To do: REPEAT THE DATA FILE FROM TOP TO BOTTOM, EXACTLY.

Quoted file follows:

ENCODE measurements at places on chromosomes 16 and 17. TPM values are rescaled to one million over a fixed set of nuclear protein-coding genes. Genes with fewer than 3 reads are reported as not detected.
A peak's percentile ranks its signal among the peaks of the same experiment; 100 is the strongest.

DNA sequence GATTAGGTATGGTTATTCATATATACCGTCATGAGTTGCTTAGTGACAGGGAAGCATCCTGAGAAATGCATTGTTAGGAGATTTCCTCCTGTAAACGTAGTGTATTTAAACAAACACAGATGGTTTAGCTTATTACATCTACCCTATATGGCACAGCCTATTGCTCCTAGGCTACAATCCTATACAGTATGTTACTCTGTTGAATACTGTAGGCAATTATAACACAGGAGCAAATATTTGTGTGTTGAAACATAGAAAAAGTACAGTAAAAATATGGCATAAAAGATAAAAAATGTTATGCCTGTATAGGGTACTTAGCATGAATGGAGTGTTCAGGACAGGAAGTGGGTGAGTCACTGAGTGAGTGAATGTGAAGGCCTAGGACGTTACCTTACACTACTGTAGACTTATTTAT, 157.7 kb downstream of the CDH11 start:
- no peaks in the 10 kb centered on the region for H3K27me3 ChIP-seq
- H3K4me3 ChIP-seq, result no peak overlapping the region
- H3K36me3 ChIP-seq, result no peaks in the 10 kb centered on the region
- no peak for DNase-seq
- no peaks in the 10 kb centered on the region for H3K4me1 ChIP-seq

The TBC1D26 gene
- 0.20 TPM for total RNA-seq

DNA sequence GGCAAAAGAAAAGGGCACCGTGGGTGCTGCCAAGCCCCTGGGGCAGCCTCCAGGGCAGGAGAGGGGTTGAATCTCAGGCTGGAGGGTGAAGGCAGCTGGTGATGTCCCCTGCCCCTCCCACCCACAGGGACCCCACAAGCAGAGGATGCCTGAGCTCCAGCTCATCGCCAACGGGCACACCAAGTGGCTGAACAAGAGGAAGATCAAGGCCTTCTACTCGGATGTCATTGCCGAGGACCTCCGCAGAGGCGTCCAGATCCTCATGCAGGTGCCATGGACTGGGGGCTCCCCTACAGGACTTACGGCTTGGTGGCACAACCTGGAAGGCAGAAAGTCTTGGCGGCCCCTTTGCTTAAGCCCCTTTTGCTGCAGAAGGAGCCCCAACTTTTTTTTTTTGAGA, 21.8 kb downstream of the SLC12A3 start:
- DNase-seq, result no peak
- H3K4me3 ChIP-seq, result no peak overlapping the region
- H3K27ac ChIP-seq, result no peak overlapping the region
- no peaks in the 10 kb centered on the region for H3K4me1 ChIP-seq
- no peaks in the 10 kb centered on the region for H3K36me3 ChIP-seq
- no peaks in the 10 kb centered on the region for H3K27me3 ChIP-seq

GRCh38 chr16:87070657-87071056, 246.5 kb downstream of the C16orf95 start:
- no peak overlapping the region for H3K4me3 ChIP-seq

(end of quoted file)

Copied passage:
ENCODE measurements at places on chromosomes 16 and 17. TPM values are rescaled to one million over a fixed set of nuclear protein-coding genes. Genes with fewer than 3 reads are reported as not detected.
A peak's percentile ranks its signal among the peaks of the same experiment; 100 is the strongest.

DNA sequence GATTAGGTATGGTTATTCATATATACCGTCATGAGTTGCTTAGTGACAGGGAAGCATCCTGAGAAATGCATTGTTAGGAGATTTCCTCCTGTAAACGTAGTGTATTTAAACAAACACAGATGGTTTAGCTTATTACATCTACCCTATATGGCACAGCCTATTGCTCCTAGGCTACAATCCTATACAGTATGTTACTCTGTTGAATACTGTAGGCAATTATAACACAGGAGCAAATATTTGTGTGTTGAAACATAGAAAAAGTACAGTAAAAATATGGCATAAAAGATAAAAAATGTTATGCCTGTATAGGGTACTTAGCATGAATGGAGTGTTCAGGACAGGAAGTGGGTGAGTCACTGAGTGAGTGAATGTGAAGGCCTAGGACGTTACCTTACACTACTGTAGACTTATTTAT, 157.7 kb downstream of the CDH11 start:
- no peaks in the 10 kb centered on the region for H3K27me3 ChIP-seq
- H3K4me3 ChIP-seq, result no peak overlapping the region
- H3K36me3 ChIP-seq, result no peaks in the 10 kb centered on the region
- no peak for DNase-seq
- no peaks in the 10 kb centered on the region for H3K4me1 ChIP-seq

The TBC1D26 gene
- 0.20 TPM for total RNA-seq

DNA sequence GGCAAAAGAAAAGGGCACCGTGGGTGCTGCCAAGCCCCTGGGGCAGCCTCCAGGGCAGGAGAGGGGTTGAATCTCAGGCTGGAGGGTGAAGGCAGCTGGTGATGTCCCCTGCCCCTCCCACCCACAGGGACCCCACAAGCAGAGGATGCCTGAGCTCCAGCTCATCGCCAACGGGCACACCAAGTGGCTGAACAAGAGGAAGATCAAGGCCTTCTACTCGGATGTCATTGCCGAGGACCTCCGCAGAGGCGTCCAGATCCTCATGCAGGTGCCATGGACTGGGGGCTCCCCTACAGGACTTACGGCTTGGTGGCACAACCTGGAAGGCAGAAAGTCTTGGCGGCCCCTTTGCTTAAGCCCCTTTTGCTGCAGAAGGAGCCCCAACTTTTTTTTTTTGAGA, 21.8 kb downstream of the SLC12A3 start:
- DNase-seq, result no peak
- H3K4me3 ChIP-seq, result no peak overlapping the region
- H3K27ac ChIP-seq, result no peak overlapping the region
- no peaks in the 10 kb centered on the region for H3K4me1 ChIP-seq
- no peaks in the 10 kb centered on the region for H3K36me3 ChIP-seq
- no peaks in the 10 kb centered on the region for H3K27me3 ChIP-seq

GRCh38 chr16:87070657-87071056, 246.5 kb downstream of the C16orf95 start:
- no peak overlapping the region for H3K4me3 ChIP-seq